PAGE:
Let me relate an anecdote. I recently attended my local tech college for the opening of a new drama studio by Alexei Sayle. I was delighted to see so many lively youngsters, all of whom could see themselves on "The X Factor". What slightly worried me was that the same college, excellent though it is, had a very strong reputation for teaching basic apprenticeship skills such as plumbing. I see nothing wrong with people who do one thing also doing another. However, I see something wrong in structuring education for children in such a way that their skills cannot easily be employed in a reliable way in the employment market. To some extent, Government initiatives in education have encouraged quantity rather than quality achievement, but I will not go into that now.

Thirdly, and most importantly, the Government are the principal provider of financial resources to the banks, and they have a right to know where the money is going-how much is going to small and medium-sized enterprises and to manufacturing in the UK, and how far credit lines are being tightened as the banks seek to recapitalise. They have every right to know such information, and they just need to assert themselves to get it from the banks. We are asking not for information about individual contracts with individual manufacturing firms, but for the gross trends to be plotted, analysed and identified and for the banks to be held to account for what they are doing. By and large, we own them, and it is our money that they are using.

Transparency is what it is all about, and a manufacturer, I am sure, would say that they would settle in part for that. However, transparency is not a direction; it falls
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short of that. Some people have put the case against transparency, but knowing how much the major banks are lending to the manufacturing cause, the SMEs and so on is information that we have the right to know.

The case against direction is also weakening. We have had the spectacle of lame ducks in the City being rescued, but we have decided that lame ducks in the midlands and in manufacturing industry should not to be. We may have done that with a degree of grudging approval because it is necessary, but fundamentally it is being done for economically strategic reasons. My point is simple; there is a major strategic reason for having a sustainable mixed economy. It is what is needed to pull ourselves out of recession. Despite the fact that we are all free marketers, we acknowledge that there is a strategic importance to the defence industry and the agricultural sector. We accept a level of Government intervention in both areas; it is pretty well normal. There is a strategic need for a balanced economy. That should mean, in addition to all the points that I have made so far, having a hard look at the overweening influence of the retail sector, in particular of the big supermarkets, on manufacturing, because it now controls the production chain in ways that make it difficult for large manufacturers to make a decent return on investment. I understand that the Conservative party has recently spoken about breaking up the big supermarkets, and that is something all parties should seriously consider.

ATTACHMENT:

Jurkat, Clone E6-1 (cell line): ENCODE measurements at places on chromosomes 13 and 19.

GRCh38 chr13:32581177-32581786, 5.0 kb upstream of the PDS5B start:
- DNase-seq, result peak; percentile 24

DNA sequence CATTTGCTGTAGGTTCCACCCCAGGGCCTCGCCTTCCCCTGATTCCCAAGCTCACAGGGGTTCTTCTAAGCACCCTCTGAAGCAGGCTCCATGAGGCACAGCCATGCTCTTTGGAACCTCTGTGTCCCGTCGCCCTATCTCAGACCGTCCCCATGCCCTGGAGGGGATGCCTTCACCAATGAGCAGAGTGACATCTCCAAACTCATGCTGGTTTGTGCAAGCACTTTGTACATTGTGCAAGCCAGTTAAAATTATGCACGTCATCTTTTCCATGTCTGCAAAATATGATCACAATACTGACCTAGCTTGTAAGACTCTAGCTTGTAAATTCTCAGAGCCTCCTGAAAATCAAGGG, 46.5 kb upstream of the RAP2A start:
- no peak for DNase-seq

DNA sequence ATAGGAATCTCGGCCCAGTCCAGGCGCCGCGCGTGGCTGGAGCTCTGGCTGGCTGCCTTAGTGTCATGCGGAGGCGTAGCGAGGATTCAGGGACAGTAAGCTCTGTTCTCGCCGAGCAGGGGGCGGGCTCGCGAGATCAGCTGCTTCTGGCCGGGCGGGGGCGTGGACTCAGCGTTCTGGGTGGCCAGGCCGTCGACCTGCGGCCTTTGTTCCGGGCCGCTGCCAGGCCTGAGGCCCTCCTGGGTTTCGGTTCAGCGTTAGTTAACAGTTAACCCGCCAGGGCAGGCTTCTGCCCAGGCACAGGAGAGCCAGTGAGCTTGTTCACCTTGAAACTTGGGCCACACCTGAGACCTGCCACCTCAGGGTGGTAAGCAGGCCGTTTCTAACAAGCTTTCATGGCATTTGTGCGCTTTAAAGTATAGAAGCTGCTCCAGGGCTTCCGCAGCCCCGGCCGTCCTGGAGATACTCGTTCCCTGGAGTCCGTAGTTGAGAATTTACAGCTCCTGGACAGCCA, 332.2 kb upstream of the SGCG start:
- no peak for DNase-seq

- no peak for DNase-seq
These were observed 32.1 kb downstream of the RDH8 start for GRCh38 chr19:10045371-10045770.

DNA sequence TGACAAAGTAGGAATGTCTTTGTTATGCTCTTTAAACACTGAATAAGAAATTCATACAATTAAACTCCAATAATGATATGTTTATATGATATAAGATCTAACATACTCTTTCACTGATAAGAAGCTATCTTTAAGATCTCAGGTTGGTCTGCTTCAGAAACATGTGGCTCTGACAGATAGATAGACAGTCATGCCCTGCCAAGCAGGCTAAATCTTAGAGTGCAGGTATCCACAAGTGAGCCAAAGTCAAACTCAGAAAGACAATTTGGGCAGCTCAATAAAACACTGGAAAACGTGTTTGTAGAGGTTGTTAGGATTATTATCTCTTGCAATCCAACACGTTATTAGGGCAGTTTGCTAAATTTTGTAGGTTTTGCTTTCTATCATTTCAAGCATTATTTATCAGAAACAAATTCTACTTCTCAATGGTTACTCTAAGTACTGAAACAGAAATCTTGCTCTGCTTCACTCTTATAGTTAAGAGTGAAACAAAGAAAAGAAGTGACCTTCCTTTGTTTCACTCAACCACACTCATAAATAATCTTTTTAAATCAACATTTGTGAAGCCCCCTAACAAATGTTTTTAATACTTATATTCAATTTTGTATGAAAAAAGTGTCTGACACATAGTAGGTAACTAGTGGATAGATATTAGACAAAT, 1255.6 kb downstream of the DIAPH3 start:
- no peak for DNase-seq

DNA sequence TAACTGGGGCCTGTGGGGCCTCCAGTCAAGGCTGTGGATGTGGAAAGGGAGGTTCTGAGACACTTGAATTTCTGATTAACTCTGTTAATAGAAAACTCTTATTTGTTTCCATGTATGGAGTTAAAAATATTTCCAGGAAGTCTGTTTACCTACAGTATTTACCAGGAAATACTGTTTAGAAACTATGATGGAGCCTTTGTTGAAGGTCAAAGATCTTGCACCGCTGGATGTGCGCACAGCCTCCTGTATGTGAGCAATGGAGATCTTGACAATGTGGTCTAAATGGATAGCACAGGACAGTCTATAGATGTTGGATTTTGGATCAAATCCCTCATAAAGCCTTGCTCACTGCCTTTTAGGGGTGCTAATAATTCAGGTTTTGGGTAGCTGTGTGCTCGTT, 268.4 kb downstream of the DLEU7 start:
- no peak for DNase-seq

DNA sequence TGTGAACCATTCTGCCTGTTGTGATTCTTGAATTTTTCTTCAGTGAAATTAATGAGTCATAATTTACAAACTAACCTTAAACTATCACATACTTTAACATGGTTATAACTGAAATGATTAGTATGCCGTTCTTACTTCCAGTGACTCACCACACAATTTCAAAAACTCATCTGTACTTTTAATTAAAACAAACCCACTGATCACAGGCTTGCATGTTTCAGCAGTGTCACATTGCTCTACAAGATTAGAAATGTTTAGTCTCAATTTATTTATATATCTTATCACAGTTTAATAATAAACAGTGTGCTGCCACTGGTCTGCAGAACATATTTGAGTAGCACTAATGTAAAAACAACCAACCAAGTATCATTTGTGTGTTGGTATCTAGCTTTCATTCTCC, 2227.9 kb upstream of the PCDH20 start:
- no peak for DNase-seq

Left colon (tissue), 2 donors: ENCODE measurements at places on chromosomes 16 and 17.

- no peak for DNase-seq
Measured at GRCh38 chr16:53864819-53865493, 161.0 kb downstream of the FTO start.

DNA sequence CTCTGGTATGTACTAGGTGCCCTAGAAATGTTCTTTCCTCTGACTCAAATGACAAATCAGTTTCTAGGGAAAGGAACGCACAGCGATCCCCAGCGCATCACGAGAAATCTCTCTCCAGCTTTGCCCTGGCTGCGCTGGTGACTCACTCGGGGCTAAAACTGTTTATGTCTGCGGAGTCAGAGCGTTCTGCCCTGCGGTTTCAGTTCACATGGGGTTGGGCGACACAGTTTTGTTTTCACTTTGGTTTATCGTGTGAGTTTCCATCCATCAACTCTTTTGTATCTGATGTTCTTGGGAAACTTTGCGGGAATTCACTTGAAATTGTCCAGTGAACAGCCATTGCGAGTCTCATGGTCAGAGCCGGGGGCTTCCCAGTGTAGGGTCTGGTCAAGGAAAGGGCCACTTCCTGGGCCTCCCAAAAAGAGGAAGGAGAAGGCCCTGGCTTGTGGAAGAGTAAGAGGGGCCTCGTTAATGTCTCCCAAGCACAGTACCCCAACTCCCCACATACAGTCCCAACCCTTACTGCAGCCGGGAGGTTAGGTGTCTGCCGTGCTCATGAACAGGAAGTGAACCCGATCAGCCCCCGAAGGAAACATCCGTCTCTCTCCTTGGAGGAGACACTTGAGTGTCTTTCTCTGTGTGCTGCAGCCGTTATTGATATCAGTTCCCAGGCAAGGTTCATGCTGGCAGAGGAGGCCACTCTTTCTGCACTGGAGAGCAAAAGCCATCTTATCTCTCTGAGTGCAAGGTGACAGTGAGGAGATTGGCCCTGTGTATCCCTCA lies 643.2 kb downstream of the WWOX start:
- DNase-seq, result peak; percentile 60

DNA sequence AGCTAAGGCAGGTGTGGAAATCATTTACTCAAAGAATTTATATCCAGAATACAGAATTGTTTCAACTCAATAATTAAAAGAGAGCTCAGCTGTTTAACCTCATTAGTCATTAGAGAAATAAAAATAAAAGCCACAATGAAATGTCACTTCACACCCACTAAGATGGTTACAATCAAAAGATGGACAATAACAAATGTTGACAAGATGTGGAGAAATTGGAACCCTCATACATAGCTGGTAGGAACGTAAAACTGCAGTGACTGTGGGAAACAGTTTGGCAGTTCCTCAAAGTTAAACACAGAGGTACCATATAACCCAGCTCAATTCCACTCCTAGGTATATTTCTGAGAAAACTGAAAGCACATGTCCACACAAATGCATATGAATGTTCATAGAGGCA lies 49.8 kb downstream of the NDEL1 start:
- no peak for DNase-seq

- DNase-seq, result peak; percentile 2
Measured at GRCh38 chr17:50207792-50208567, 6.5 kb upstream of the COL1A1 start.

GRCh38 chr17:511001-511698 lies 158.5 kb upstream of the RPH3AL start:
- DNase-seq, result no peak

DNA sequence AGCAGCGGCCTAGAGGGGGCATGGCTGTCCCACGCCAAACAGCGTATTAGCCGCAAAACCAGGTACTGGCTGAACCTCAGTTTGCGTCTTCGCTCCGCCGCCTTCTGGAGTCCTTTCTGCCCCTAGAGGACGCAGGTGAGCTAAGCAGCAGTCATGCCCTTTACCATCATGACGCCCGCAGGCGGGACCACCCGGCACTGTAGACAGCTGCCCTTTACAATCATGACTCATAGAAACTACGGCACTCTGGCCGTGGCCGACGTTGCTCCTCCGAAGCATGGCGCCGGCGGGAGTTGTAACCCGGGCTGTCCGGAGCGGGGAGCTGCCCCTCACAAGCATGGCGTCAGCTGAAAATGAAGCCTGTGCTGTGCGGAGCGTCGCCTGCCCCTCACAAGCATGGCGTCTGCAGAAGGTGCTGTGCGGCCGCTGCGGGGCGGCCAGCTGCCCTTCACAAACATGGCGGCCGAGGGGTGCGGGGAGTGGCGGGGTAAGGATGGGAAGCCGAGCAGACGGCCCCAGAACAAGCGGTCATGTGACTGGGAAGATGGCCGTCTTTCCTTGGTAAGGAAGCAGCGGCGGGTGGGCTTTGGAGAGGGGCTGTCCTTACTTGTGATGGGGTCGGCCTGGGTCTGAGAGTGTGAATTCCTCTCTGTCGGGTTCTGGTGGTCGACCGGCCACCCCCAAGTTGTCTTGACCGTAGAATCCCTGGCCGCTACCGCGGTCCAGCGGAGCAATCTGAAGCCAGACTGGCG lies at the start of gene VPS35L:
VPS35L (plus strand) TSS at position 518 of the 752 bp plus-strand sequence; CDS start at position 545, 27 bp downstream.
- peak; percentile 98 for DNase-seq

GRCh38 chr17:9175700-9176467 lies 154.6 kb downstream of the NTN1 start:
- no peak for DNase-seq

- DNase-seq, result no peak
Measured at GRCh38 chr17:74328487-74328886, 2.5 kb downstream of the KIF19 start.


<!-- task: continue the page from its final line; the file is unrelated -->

Careful listeners will have picked up a northern bias in my remarks, for which I do not repent in the least. It is not only me; the manufacturing industry says that, for too long, the City and manufacturing industry have travelled different roads. Now might be a good time to reflect on where each sector is going, because the Government have a role to play as a marriage broker that influences the banks-perhaps even creating new banking facilities such as an infrastructure bank-penalises short-termism in investment and that ensures, I repeat, transparency.

I am genuinely comforted-even though few people are-by the remarks of Lord Mandelson, who seems to embrace and accept an aspect of strategic economic planning. If he is a convert to my way of thinking, I just hope that the conversion is not too late. I press upon Members the need for a balanced economy for the United Kingdom that involves, for some time to come, a good manufacturing sector.

2.55 pm

Andrew Miller (Ellesmere Port and Neston) (Lab): It is a pleasure to follow the hon. Member for Southport (Dr. Pugh) and I congratulate him on choosing this subject for debate. As all hon. Members will know, my constituency is dominated by significant manufacturing enterprises, many of which have been incredibly successful despite the recession. I shall concentrate my remarks first on Vauxhall, partly on Shell, then on downstream chemicals and finally on small and medium-sized enterprises. I will illustrate by way of example when I agree or disagree with the hon. Gentleman.